Scrapbook for Success
Start your professional portfolio while
you’re still in school.
By Susan Howery
As a paralegal student, you must
always be aware of your ultimate goal — landing a job. And not just any job, but the
job of your dreams. You may spend two to four years (or more) embarked on a voyage toward
this end. Your professors provide the tools and training, while you absorb, learn and
fine-tune your skills. It’s a wonderful journey, but will it pay the bills? How can
you open the iron doors to the job market? There are many possibilities, such as
networking, volunteering and internships, and it doesn’t hurt to have an excellent
placement office at your college. But there’s something else you should do, too.
During the time you’re in school, construct a professional portfolio. It’s a
great learning experience and will enhance your self-awareness.
The Professional Portfolio
A professional portfolio is a collection of your work and accomplishments that’s more
encompassing than a resume or curriculum vitae. It should present your achievements and
what your intentions are for your career.
It should also provide you with a framework for thinking
about your work and your education. It’s a chance to reflect on what you’ve
achieved and on what you would like to achieve. Begin by asking yourself:
- What exactly are my academic and professional goals?
- How well am I accomplishing those goals?
- How do I know I’m accomplishing my career goals?
- How can I show I’m accomplishing these goals?
- How can I improve my learning process so that I can move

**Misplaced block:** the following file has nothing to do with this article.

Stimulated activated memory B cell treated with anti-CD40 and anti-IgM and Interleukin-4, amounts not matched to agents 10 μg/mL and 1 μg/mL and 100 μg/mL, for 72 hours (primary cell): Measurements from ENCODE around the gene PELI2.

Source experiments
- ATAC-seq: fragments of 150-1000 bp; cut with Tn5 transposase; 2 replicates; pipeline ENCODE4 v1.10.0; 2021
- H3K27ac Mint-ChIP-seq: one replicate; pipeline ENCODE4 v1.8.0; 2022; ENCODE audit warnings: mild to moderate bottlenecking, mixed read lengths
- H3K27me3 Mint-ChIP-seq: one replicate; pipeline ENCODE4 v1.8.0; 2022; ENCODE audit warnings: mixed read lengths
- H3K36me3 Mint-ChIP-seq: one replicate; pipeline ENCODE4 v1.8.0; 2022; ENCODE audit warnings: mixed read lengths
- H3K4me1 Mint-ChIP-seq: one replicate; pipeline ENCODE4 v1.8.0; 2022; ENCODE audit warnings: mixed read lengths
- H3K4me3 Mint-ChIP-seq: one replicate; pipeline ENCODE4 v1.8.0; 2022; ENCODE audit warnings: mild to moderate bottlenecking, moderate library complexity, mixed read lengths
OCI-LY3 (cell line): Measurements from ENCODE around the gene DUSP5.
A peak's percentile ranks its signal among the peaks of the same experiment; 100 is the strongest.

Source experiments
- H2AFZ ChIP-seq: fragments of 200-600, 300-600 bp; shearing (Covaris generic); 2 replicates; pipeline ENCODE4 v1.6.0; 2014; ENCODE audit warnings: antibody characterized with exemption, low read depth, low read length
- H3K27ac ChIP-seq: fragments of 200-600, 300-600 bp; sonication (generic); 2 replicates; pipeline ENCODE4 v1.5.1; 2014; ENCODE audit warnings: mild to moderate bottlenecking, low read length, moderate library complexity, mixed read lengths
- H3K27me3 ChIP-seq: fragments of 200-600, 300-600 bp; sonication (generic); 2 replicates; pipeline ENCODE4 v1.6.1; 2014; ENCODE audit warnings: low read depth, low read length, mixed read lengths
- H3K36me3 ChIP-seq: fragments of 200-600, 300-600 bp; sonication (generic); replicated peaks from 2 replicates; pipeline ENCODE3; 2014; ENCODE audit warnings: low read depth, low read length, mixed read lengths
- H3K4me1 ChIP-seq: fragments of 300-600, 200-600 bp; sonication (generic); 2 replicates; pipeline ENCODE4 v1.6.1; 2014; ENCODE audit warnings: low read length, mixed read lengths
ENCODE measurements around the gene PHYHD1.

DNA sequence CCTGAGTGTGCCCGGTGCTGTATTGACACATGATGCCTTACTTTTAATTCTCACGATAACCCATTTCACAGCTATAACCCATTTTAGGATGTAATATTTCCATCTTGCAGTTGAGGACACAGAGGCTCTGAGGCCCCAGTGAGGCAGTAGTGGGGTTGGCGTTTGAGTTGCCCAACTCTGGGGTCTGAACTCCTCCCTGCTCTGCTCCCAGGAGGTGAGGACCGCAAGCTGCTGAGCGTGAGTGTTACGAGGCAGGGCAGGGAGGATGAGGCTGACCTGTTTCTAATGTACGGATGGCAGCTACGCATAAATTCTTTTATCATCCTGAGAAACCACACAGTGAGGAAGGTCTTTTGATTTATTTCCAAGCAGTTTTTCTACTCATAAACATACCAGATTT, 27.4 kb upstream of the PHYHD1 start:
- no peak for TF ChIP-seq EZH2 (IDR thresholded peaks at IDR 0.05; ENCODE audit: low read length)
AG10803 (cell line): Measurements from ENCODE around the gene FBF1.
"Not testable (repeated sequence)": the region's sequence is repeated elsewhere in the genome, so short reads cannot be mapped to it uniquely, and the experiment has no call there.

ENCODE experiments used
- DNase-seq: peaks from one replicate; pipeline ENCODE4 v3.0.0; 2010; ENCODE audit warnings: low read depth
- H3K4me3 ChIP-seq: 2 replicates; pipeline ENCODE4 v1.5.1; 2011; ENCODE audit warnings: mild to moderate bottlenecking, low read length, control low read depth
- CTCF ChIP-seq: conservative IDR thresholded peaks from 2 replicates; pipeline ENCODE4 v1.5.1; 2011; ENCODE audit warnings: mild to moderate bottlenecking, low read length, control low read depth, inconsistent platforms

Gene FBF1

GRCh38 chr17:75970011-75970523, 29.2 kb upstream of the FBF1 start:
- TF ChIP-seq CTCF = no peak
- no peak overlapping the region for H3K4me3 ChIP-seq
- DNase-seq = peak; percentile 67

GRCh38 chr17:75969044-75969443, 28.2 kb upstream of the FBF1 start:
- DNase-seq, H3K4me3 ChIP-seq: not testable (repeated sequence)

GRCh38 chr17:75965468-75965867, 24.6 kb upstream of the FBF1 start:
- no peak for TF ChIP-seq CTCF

more quickly and steadily toward fulfillment of my goals?
Constructing the Portfolio
1. Write your own educational values statement (generally one page). It
should include your long-term educational and career goals, a self-assessment (your
skills, attitudes, habits and areas that need improvement), your short-term goals (and how
you will achieve them) and a reflection on how your short-term goals will help you achieve
your long-term goals.
2. Begin to collect and store in a safe
place documentation evidencing your work product. In a three-ring binder, keep projects,
writing assignments and any legal pleadings and other legal documents you’ve written.
You should begin by collecting everything you complete in your program, and then later you
can go through and decide what to include in your portfolio. Keep your selections brief
and concise — an employer will not spend hours pouring over your portfolio.
3. Reflect (in writing) on different
areas in the portfolio or on individual entries. You can talk about what you’ve
learned from the portfolio or how a document or statement fits into the larger portfolio.
You don’t have to reflect on all entries, and you may want to exclude the reflection
pieces in the interview process.
4. Make sure the notebook is neat, well
presented, logical and easy to read. You should have a table of contents and colored tabs.
5. Review the portfolio from
time-to-time. Consider what’s missing. You should begin this process during your
first paralegal course in your program. Otherwise, you’ll be missing valuable pieces
at the end of your program.
6. Use your portfolio regularly. For